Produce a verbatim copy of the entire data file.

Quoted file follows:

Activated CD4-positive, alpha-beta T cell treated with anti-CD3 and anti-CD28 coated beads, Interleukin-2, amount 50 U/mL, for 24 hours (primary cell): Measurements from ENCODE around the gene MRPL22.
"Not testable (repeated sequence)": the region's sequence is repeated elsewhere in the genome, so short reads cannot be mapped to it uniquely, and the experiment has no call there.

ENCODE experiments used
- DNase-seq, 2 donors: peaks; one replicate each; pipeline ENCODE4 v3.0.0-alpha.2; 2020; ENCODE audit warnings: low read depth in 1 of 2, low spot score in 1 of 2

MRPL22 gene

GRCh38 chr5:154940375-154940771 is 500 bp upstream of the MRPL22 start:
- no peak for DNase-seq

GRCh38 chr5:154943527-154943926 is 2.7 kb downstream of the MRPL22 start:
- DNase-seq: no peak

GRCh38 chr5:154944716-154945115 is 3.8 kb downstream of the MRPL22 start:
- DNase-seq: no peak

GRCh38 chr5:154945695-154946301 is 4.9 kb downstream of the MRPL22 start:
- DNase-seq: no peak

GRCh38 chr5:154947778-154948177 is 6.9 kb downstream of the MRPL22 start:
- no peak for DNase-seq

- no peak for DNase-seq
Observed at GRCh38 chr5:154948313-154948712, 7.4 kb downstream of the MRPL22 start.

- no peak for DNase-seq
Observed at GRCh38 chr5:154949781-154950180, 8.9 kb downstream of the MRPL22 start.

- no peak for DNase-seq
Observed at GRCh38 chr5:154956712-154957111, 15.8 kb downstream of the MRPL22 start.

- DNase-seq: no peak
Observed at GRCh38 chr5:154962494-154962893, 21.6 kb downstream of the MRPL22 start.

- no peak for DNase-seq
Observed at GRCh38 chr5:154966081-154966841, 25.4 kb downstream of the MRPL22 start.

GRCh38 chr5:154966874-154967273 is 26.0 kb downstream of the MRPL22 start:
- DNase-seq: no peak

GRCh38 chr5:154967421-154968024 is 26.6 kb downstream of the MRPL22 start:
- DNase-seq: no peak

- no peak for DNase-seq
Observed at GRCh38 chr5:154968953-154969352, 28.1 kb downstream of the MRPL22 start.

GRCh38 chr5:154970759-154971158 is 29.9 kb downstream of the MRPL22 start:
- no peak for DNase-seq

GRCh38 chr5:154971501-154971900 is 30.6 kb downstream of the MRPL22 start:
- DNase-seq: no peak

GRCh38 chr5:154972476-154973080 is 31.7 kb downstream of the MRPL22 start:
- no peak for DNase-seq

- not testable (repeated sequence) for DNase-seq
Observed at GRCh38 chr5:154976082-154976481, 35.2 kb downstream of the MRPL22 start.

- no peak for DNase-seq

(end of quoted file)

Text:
Activated CD4-positive, alpha-beta T cell treated with anti-CD3 and anti-CD28 coated beads, Interleukin-2, amount 50 U/mL, for 24 hours (primary cell): Measurements from ENCODE around the gene MRPL22.
"Not testable (repeated sequence)": the region's sequence is repeated elsewhere in the genome, so short reads cannot be mapped to it uniquely, and the experiment has no call there.

ENCODE experiments used
- DNase-seq, 2 donors: peaks; one replicate each; pipeline ENCODE4 v3.0.0-alpha.2; 2020; ENCODE audit warnings: low read depth in 1 of 2, low spot score in 1 of 2

MRPL22 gene

GRCh38 chr5:154940375-154940771 is 500 bp upstream of the MRPL22 start:
- no peak for DNase-seq

GRCh38 chr5:154943527-154943926 is 2.7 kb downstream of the MRPL22 start:
- DNase-seq: no peak

GRCh38 chr5:154944716-154945115 is 3.8 kb downstream of the MRPL22 start:
- DNase-seq: no peak

GRCh38 chr5:154945695-154946301 is 4.9 kb downstream of the MRPL22 start:
- DNase-seq: no peak

GRCh38 chr5:154947778-154948177 is 6.9 kb downstream of the MRPL22 start:
- no peak for DNase-seq

- no peak for DNase-seq
Observed at GRCh38 chr5:154948313-154948712, 7.4 kb downstream of the MRPL22 start.

- no peak for DNase-seq
Observed at GRCh38 chr5:154949781-154950180, 8.9 kb downstream of the MRPL22 start.

- no peak for DNase-seq
Observed at GRCh38 chr5:154956712-154957111, 15.8 kb downstream of the MRPL22 start.

- DNase-seq: no peak
Observed at GRCh38 chr5:154962494-154962893, 21.6 kb downstream of the MRPL22 start.

- no peak for DNase-seq
Observed at GRCh38 chr5:154966081-154966841, 25.4 kb downstream of the MRPL22 start.

GRCh38 chr5:154966874-154967273 is 26.0 kb downstream of the MRPL22 start:
- DNase-seq: no peak

GRCh38 chr5:154967421-154968024 is 26.6 kb downstream of the MRPL22 start:
- DNase-seq: no peak

- no peak for DNase-seq
Observed at GRCh38 chr5:154968953-154969352, 28.1 kb downstream of the MRPL22 start.

GRCh38 chr5:154970759-154971158 is 29.9 kb downstream of the MRPL22 start:
- no peak for DNase-seq

GRCh38 chr5:154971501-154971900 is 30.6 kb downstream of the MRPL22 start:
- DNase-seq: no peak

GRCh38 chr5:154972476-154973080 is 31.7 kb downstream of the MRPL22 start:
- no peak for DNase-seq

- not testable (repeated sequence) for DNase-seq
Observed at GRCh38 chr5:154976082-154976481, 35.2 kb downstream of the MRPL22 start.

- no peak for DNase-seq